We gathered around the hole, some may have cried I do not remember, but I stood close to my sister and watched as an attendant carried a silver box towards us. I remember looking into the hole and even putting my hand down into it, to see how deep it was and being told off by someone (?) probably. Our family vicar, Reverend Ives, spoke the words and we watched as the attendant poured the ashes through a tall steel funnel into the hole. It was unfortunately, a windy day, windy enough to disrupt the flow of ashes. Windy enough to take the stream of ash that was once my Father and blow it away from the funnel and even windy enough to blow that ash directly into the faces of my sister and I. We both got a face full of Eddie, but for the comic value alone, the story is worth repeating.

My father’s younger brother Derek, had travelled up to Norwich after his death and remained with the family for sometime afterwards, helping manage his affairs and providing much needed support to my brothers, sister and mother. Of all my father’s siblings, Derek was the Uncle we saw the most from those left behind when we moved from Leicester, along with his wife June, and our cousins, Stephen (Steve), Gail and Debbie. We “sort of” grew up together, even though we were separated by some 120 miles, as whenever we went west to Leicester, it was a stop at their place as well as my mum’s sister Betty, as they both lived on the eastern edge of the city. Steve became a very talented chef, Gail a nurse and Debbie is now in the catering business as well, based in Kent. In fact they all live in Kent! Derek now remains the last of the Weaver family of his generation, but is still going strong and will be 80 next year.

He is still as sharp as a tack and has a calm aura about him that draws one to him and means you want to spend as much time with him as possible. I spent a few days with him a few years ago, staying with Debbie, and he looks very much like I would expect my father to appear, as he has the same facial features. I woke early one morning and walked into the kitchen to find him stood, just in trousers, naked from the waist up, making breakfast. For one brief fleeting moment, I wished, so wished for him to be my dad, for him to turn and smile at me as Eddie would have done, to put his arms out and hug me and say “Hi”. He did turn, he did hug me and he did say “Hi”, Uncle Derek is better than no one at all and my cousins are very lucky to have him. When my brother Mark got married, Derek and his second wife, Noreen, came up to Norwich and took me shopping to buy them a wedding present with my pocket money.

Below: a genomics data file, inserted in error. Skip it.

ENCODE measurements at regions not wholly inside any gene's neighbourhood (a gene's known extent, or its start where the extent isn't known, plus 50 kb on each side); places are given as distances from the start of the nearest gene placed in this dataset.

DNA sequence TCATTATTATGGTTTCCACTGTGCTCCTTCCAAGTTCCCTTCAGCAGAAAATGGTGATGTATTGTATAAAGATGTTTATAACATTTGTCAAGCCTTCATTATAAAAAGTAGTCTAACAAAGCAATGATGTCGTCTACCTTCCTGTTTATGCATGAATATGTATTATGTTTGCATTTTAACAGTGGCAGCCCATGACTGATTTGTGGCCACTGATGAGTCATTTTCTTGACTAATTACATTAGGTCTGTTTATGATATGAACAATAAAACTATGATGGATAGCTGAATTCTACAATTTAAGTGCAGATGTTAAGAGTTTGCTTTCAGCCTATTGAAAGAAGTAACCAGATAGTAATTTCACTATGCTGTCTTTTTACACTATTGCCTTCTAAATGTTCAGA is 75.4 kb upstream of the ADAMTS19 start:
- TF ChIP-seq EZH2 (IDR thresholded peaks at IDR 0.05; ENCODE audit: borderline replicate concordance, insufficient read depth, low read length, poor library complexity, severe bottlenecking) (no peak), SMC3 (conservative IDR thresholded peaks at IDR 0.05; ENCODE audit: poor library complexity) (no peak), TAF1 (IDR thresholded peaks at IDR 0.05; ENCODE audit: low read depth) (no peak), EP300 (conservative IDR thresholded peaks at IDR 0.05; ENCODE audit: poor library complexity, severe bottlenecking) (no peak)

One of my “jobs” when I was younger was to act as City Guide to all the foreign students and so I knew my way around the streets of the City well. Derek, Noreen, Julian and I ended up on Elm Hill in Norwich (http://www.elmhill.co.uk/) a beautiful ancient part of the City. I bought Mark and Monica a set of Chinese Rice Bowls and Spoons from a little antique shop. I will have to check they still have them.

I digress! So, Dad was in his hole in the ground and life slowly moved forward. Just before my father died, I had started to suffer ailments, the first involved my “ahem” Penis and the second my ankles, though neither was related to the other (you thought I was going to say my Penis was knocking against my ankles didn’t you?). The first problem was resolved before his death and involved the well travelled (as we learnt previously) Dr Pearson. Those of a squeamish nature should jump paragraphs at this point. My foreskin was steadfastly refusing to roll back, I had pointed this out to my Dad and being the broad minded individual he was, he decided a trip to wandering Pearson was the answer. Dr Pearson’s surgery was on our road in an ornate terrace block. We were ushered into his room and he sat behind his desk, a mantelpiece behind him and a gurney along one wall. My Dad told Dr Pearson what the issue was and the intrepid doctor took a look. “Oh, we can sort that out here, no problem” (I paraphrase but hey, it’s my blog). I think my Dad expected him to recommend circumcision. Nope! The solution involved, my pants down, Dad holding my arms tightly by circling his left arm around my body and Dr Pearson taking my little JW in his hands and peeling back for all he was worth.